The DNA Repair Nuclease MRE11A Functions as a Mitochondrial Protector and Prevents T Cell Pyroptosis and Tissue Inflammation

Yinyin Li, Yi Shen, Ke Jin, Zhenke Wen, Wenqiang Cao, Bowen Wu, Ru Wen, Lu Tian, Gerald J. Berry, Jorg J. Goronzy, Cornelia M. Weyand

Research output: Contribution to journalArticlepeer-review

17 Scopus citations

Abstract

In the autoimmune disease rheumatoid arthritis (RA), CD4+ T cells promote pro-inflammatory effector functions by shunting glucose away from glycolysis and ATP production. Underlying mechanisms remain unknown, and here we implicate the DNA repair nuclease MRE11A in the cells’ bioenergetic failure. MRE11A deficiency in RA T cells disrupted mitochondrial oxygen consumption and suppressed ATP generation. Also, MRE11A loss of function caused leakage of mitochondrial DNA (mtDNA) into the cytosol, triggering inflammasome assembly, caspase-1 activation, and pyroptotic cell death. Caspase-1 activation was frequent in lymph-node-residing T cells in RA patients. In vivo, pharmacologic and genetic inhibition of MRE11A resulted in tissue deposition of mtDNA, caspase-1 proteolysis, and aggressive tissue inflammation. Conversely, MRE11A overexpression restored mitochondrial fitness and shielded tissue from inflammatory attack. Thus, the nuclease MRE11A regulates a mitochondrial protection program, and MRE11A deficiency leads to DNA repair defects, energy production, and failure and loss of tissue homeostasis. In rheumatoid arthritis, T cells are deficient in the DNA repair nuclease MRE11A and age prematurely. Li et al. show that MRE11A is necessary to sustain mitochondrial fitness and ATP production. T cells deficient in MRE11A leak mtDNA into the cytoplasm, triggering pyroptosis and driving tissue inflammation.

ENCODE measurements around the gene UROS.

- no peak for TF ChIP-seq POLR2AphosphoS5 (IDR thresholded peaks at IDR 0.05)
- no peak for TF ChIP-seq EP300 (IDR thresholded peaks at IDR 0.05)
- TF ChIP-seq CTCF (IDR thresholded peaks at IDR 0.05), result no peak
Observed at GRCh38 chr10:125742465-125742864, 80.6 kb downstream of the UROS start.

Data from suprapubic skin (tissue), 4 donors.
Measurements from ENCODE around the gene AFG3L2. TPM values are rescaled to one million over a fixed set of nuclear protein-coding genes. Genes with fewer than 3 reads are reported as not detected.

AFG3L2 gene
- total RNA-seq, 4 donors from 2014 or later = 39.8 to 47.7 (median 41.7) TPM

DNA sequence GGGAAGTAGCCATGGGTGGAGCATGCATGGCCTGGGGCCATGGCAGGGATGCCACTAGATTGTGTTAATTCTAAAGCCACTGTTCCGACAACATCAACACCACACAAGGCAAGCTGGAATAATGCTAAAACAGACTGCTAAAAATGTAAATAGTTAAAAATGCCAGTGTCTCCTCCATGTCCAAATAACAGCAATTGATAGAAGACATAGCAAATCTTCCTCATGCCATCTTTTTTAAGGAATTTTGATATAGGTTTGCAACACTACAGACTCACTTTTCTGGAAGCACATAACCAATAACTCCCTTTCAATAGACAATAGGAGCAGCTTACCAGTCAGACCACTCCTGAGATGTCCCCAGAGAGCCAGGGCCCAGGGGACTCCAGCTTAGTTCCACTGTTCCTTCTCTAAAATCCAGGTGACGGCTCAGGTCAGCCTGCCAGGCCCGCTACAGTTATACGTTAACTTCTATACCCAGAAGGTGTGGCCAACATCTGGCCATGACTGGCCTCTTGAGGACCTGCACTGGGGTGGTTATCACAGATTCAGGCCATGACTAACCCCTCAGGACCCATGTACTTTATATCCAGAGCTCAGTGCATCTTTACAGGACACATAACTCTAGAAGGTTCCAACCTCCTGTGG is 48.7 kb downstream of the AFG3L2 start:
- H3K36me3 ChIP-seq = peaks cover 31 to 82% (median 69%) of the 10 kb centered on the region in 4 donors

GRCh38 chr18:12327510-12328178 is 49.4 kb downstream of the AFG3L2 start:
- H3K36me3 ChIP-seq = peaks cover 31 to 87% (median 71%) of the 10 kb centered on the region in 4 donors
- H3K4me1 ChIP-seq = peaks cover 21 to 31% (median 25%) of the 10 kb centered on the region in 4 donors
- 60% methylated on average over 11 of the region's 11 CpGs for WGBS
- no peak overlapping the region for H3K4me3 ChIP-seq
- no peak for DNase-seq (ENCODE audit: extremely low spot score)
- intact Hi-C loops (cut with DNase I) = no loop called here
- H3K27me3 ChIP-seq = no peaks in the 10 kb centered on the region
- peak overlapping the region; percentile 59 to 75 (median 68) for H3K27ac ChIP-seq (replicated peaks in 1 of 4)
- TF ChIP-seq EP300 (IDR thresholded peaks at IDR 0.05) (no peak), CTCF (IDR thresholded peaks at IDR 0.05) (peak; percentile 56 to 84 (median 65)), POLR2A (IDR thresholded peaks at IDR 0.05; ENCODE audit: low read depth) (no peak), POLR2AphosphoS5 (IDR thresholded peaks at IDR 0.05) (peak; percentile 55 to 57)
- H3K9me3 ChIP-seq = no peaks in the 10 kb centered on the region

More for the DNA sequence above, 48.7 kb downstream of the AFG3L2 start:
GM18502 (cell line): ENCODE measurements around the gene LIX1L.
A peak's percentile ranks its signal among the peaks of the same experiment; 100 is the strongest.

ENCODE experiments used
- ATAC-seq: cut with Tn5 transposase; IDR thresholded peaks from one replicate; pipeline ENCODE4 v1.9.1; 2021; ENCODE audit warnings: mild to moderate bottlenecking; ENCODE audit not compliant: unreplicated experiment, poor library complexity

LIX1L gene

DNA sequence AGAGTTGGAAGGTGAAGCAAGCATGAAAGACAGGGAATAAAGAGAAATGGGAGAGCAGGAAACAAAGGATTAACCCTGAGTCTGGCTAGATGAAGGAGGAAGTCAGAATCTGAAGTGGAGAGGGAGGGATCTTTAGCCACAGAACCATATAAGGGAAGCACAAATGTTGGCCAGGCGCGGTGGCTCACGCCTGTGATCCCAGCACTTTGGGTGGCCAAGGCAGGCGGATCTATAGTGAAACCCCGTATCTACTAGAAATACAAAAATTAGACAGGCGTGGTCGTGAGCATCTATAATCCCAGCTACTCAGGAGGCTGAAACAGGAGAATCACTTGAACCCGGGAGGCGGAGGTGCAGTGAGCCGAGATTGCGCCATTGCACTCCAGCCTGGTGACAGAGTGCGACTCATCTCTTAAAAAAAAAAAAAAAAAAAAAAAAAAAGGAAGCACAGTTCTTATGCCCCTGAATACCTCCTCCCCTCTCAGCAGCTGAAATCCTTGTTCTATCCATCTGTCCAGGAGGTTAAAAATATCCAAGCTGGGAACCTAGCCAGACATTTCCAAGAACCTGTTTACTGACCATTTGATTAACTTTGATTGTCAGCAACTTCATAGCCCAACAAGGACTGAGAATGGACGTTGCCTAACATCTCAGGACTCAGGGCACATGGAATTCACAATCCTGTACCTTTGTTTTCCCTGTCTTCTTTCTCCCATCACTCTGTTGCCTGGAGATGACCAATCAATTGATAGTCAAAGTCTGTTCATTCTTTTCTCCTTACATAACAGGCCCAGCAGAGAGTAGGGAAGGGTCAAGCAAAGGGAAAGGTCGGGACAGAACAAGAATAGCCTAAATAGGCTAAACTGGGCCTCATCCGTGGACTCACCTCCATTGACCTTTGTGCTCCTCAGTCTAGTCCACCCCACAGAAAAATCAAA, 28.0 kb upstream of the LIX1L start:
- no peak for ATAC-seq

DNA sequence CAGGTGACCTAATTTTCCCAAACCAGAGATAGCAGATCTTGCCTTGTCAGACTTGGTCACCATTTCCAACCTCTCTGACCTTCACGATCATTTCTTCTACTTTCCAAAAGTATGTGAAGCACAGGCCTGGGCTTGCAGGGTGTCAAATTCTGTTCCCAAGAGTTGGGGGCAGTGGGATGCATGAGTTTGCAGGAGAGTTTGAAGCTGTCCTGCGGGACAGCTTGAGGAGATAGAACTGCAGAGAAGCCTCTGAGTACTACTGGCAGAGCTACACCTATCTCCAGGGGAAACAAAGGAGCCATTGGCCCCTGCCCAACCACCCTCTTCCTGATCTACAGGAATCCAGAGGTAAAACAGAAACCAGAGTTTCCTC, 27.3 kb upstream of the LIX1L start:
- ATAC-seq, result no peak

Original languageEnglish (US)
Pages (from-to)477-492.e6
JournalCell Metabolism
Volume30
Issue number3
DOIs
StatePublished - Sep 3 2019

Keywords

  • ATP
  • caspase-1
  • DNA damage repair
  • inflammasome
  • mitochondrial DNA
  • MRE11A
  • pyroptosis
  • rheumatoid arthritis
  • T cell aging
  • tissue inflammation

ASJC Scopus subject areas

  • Physiology
  • Molecular Biology
  • Cell Biology

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